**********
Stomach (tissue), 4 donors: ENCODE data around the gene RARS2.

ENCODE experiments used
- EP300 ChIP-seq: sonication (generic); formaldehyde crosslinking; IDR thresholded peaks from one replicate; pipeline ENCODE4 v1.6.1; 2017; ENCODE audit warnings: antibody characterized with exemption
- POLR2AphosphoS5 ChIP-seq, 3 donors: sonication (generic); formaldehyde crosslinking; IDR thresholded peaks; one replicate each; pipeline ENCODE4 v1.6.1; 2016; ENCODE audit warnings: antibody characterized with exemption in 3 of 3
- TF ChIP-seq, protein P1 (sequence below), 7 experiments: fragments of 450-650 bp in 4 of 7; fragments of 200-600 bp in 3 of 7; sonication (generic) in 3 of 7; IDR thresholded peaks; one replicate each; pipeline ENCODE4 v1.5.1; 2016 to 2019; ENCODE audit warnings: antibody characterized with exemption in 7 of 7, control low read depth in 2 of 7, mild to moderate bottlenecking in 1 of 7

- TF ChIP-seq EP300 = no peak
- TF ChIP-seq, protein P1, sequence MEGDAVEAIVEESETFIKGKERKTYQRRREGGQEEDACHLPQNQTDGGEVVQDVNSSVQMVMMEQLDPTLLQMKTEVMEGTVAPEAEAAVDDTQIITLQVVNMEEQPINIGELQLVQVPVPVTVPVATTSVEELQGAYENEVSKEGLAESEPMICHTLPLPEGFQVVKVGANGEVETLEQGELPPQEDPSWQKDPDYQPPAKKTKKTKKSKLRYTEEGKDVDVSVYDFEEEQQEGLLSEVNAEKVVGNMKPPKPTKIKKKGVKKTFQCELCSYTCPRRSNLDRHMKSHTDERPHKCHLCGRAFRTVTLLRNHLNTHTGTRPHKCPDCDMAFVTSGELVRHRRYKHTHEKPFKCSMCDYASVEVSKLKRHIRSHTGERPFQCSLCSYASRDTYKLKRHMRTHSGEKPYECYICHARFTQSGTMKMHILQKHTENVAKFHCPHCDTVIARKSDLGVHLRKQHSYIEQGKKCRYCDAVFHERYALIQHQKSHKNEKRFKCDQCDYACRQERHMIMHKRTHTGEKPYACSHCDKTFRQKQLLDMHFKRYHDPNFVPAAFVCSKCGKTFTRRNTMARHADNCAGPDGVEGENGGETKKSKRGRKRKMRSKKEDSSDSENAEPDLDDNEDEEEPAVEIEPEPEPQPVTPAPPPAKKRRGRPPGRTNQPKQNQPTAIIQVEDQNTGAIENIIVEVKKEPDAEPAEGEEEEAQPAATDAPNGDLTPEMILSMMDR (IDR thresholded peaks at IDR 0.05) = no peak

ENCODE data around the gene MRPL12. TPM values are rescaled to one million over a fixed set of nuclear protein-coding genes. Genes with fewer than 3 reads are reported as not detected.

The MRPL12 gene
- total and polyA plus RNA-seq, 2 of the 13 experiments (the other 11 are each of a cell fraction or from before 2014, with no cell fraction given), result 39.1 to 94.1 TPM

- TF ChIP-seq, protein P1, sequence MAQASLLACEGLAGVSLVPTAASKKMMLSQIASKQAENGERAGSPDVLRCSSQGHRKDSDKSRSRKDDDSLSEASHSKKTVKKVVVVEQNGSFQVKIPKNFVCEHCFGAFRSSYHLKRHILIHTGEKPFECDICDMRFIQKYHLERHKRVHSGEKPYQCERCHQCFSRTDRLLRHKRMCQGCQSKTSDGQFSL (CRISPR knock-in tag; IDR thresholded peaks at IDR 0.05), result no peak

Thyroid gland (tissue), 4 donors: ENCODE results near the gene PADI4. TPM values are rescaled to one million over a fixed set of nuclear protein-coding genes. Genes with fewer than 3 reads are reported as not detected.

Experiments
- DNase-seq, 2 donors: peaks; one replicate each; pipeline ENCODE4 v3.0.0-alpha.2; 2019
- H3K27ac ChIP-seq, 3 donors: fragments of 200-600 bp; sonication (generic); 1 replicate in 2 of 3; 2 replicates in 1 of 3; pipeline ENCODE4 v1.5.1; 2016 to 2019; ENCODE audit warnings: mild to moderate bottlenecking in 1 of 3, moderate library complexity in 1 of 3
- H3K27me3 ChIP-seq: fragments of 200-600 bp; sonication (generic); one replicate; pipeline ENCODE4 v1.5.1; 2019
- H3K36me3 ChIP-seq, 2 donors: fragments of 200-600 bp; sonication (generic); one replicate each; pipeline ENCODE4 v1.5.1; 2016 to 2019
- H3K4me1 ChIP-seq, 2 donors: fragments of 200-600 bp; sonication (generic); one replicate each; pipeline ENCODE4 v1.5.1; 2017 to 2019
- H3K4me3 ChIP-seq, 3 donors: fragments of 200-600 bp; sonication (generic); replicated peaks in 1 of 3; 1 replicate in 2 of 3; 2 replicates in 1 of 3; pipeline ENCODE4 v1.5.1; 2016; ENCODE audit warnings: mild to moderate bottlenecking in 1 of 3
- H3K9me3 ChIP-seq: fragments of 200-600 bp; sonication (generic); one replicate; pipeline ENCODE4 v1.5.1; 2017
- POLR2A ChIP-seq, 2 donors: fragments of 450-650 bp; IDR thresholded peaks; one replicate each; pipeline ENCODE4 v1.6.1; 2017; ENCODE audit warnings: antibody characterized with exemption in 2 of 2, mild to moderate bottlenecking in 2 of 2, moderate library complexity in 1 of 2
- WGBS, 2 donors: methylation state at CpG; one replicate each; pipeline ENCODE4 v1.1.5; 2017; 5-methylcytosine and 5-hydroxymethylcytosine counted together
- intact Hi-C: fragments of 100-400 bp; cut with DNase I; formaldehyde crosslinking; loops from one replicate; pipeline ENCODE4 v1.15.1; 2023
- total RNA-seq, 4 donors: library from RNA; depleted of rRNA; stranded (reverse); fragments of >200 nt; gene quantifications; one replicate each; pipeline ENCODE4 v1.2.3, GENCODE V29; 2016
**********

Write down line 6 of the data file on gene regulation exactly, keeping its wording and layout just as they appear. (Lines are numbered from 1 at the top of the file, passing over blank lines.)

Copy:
- TF ChIP-seq EP300 = no peak